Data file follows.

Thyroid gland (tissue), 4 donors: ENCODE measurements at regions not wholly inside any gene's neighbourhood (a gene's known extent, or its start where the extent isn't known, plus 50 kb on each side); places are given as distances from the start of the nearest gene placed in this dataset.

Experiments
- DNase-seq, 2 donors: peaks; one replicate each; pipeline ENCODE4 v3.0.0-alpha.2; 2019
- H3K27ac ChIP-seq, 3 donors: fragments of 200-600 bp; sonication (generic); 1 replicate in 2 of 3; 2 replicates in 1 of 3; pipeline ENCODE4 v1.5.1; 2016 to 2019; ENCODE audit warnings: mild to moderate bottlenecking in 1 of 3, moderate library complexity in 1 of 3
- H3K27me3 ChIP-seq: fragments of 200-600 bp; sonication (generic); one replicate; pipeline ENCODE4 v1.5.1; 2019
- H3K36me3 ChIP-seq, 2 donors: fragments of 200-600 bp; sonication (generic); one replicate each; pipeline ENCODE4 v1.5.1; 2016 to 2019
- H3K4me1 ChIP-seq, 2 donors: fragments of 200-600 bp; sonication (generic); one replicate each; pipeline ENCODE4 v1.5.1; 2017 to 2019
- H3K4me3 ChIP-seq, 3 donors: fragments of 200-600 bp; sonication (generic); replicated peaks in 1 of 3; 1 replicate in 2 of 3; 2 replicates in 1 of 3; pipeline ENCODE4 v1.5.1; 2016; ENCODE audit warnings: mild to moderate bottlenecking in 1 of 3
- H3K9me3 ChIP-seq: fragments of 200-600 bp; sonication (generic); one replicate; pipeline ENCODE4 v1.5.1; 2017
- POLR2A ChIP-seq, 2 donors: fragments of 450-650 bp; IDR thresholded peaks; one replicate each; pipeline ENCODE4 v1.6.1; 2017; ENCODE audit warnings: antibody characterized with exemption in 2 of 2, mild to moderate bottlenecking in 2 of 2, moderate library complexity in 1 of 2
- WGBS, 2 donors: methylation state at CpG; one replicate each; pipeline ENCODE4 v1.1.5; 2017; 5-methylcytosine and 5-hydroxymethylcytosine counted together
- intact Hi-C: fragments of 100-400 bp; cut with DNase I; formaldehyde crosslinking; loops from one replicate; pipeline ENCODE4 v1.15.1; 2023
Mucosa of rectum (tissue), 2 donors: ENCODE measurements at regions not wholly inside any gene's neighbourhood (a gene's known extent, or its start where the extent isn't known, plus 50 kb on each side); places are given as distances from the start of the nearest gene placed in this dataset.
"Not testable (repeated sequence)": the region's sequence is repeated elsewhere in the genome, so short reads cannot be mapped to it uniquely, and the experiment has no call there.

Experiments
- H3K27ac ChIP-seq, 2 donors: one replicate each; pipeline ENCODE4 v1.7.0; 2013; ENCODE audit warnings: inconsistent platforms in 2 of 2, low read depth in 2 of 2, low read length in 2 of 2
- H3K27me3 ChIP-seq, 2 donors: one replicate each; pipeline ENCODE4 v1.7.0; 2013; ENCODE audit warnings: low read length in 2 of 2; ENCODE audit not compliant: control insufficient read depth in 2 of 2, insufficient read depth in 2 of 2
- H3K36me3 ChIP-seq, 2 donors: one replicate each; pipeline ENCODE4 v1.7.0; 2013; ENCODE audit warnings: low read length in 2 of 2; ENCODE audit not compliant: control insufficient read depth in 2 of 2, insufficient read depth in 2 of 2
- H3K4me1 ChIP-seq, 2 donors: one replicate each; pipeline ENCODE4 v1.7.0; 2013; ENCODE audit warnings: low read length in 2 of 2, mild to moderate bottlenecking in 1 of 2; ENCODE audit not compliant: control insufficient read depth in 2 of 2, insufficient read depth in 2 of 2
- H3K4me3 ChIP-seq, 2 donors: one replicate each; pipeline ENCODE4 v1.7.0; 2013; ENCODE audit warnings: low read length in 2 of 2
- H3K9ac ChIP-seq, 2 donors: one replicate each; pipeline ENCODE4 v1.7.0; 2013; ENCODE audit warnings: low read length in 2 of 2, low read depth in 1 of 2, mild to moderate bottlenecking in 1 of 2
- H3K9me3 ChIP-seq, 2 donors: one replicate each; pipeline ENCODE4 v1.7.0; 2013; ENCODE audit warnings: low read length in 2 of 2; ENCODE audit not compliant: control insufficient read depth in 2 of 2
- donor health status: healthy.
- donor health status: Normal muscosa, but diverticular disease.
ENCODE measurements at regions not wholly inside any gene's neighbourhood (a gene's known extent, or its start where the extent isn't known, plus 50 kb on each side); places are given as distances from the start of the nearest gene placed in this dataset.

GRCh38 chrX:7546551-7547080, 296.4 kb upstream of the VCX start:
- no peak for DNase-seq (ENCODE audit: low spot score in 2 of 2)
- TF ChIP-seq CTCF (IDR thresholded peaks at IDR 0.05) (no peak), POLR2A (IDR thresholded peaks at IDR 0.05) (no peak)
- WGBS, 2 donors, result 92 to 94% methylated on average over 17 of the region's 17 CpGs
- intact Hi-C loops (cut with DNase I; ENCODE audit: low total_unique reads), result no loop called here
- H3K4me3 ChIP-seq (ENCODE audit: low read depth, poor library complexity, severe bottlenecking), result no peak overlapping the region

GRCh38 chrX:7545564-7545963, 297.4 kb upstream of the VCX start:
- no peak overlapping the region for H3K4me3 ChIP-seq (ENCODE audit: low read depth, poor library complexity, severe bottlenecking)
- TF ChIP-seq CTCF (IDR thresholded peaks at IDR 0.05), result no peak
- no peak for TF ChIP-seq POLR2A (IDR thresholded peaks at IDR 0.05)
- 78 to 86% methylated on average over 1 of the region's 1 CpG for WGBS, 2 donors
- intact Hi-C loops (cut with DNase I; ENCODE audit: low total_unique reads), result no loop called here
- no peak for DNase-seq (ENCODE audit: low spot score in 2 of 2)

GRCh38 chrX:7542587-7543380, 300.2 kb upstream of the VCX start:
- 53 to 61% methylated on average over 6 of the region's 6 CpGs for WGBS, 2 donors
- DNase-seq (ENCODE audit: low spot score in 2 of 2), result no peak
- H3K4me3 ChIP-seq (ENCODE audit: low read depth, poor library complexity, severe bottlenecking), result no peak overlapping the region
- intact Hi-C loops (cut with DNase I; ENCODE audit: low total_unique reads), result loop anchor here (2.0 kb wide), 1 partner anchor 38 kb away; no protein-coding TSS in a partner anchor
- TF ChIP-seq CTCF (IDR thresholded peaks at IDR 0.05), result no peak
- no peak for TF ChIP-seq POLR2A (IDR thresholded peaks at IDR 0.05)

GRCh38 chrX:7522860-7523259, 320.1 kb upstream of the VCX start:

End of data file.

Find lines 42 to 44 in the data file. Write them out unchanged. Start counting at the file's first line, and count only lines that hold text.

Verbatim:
- H3K4me3 ChIP-seq (ENCODE audit: low read depth, poor library complexity, severe bottlenecking), result no peak overlapping the region
- intact Hi-C loops (cut with DNase I; ENCODE audit: low total_unique reads), result loop anchor here (2.0 kb wide), 1 partner anchor 38 kb away; no protein-coding TSS in a partner anchor
- TF ChIP-seq CTCF (IDR thresholded peaks at IDR 0.05), result no peak